Customs clearance was done at Yorky's on Friday 13th and was a fairly relaxed affair.
Du Chateau Island anchorage
regularly interrupted by sailaus pulling alongside wanting to trade. Lunch was on Quintessa then a run ashore in the dinghy for a walk and swim on the nearby uninhabited island of Kokobbu.
In the morning the rally crews took to the dinghys that would plane and we motored over to little Panasia Island. Those with slow dinghies were loaded into two longboats powered by 40 horse outboards and the whole fleet made the three mile crossing in beautifully calm conditions.
The village on the other side of Panasia Island had invited the rally group to visit and have a traditional Mu Mu lunch which involves the food being cooked in a hole in the ground lined with palm fronds and covered in hot rocks much like a Maori Hungi.
One rally lady was bitten by an insect in a very embarrassing spot and had to be rush back very SMARTLY to her yacht for some anti-histamine treatment so missed lunch but recovered quickly.
yet more crayfish
Sunday 22nd September
Sailau race at Panapompom
We left the lagoon on our own at 10.00 to head off to Moturina Island, 30 miles away. This involved passing through the lagoon reef of Panapompom, then re-entering The Calvados Chain of Islands outer reef at Pana Sagu Sagu Islet. We motored the whole distance into a light South Easterly and dropped anchor in 19 metres off the small village at Rima Bay.
By this time we had been eating crayfish every day at least once a day. We had it boiled, baked, bbqed, Mornay and even in wraps for lunch.
We went ashore soon after and found this to be a very poor village with the 12 families living here doing it fairly tough with little or no water for their gardens and a very limited diet. Many families throughout the Louisiades have a government issued solar powered lantern and we were asked to repair these frequently as we went from village to village. They were mostly simple repairs and usually successful. Broken knives and machetes were also a repair commonly requested.
The second half of the walk was on a very pleasant shady track through the village gardens and native vegetation.
We caught up with the local headmaster of the Moturina Primary school “Mr Christopher” who told us a bit about the school and accepted a few bits we had carried over.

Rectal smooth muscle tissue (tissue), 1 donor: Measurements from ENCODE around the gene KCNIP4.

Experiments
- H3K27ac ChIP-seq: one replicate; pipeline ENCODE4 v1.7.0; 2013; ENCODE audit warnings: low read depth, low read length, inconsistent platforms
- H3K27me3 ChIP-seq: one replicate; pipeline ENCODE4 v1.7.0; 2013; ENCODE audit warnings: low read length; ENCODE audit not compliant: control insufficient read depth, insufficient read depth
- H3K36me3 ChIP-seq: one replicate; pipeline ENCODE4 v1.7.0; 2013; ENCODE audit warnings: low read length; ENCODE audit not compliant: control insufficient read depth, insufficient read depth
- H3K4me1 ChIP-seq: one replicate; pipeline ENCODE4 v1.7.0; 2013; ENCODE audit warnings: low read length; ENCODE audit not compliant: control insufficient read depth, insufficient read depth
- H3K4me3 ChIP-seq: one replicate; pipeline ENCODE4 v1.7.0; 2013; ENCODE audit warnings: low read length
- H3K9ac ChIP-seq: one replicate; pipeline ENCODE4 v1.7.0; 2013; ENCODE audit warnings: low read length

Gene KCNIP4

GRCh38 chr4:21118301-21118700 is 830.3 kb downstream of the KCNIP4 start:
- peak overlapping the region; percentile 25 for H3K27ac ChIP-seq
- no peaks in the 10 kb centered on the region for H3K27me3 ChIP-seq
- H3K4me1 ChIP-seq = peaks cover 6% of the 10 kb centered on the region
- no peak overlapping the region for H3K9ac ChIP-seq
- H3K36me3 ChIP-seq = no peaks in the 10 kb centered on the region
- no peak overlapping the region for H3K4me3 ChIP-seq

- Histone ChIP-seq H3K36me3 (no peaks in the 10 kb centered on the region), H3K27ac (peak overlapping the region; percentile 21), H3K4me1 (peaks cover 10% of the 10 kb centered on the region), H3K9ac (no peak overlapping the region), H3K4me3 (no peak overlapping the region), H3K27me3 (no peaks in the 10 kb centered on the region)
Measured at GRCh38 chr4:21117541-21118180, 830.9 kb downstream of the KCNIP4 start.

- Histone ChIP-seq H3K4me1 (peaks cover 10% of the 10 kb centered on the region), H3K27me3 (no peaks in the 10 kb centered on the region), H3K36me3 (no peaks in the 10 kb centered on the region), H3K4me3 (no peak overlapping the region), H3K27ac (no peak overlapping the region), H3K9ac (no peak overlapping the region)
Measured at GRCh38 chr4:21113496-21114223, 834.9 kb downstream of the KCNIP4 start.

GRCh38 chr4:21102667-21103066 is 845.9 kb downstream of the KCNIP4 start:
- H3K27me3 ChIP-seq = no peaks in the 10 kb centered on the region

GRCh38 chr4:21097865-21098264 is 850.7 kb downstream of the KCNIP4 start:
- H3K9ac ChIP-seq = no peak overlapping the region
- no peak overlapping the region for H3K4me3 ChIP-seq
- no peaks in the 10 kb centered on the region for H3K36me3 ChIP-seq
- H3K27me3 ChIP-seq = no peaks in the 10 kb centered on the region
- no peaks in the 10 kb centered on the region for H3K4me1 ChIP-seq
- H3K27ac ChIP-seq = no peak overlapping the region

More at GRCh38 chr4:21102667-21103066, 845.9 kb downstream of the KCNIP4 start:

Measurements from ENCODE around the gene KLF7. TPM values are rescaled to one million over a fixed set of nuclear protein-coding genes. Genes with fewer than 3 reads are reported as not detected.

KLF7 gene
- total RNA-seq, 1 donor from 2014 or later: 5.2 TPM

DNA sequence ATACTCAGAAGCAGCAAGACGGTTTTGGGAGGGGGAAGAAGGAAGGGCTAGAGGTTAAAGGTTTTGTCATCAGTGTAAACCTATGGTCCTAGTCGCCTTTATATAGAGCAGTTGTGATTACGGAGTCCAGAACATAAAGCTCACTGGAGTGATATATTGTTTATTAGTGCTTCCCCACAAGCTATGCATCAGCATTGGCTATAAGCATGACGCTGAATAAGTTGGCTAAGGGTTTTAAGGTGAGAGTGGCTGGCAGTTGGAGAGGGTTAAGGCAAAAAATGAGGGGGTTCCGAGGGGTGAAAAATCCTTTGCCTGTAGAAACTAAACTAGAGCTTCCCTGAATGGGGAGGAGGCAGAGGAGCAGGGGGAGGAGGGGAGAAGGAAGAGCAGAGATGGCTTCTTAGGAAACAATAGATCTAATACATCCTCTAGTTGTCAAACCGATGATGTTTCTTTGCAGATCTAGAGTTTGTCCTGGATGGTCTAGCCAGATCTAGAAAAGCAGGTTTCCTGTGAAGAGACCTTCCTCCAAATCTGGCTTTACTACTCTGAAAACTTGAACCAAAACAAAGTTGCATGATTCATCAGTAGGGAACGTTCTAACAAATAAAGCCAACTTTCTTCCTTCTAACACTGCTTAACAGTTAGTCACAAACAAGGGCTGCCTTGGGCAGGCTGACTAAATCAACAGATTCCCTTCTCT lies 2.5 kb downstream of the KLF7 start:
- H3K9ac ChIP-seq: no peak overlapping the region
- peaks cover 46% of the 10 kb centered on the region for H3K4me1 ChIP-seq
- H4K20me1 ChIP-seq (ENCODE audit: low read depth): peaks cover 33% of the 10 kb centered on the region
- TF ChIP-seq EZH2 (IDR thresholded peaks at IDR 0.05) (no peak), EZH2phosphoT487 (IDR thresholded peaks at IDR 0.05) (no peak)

Villagers building a community vessel ...4 years so far.
The rally supports this small school of 29 students because the village had the foresight to welcome Guy Chester when the earlier rallies were being set up. Some of the other villages are becoming disenchanted by the rally, not sure what’s happened behind the scenes but it appears the rally is not welcome at Hoba Bay on the next island this year although we can visit as individual boats. Perhaps Bagaman is seen to get the best and there is some jealousy between the communities? We do know that Moturina was invited to participate when the rally was originally set up and did not show any enthusiasm so the rally goes to those villages that were keen to be involved. They are now wanting to be on the official rally route.
Anyway the day at Bagaman was enjoyable with the dancing, singing and market that sells intricate and ornate wooden carvings all decorated with mother of pearl inlay. This island specialises in wooden carvings and they do it well.
A pleasant sun downer evening followed on Smart Choice.
The fleet moved to the Blue lagoon for a day of R & R away from the villages. A BBQ on the beach, white rum punch and tug of war with the “leaner” hull crews defeating the catamaran crews made for an enjoyable afternoon. We spent the night here and it proved to be quite rolly when the tide was in and covering the anchorage reef.
The Andy imposter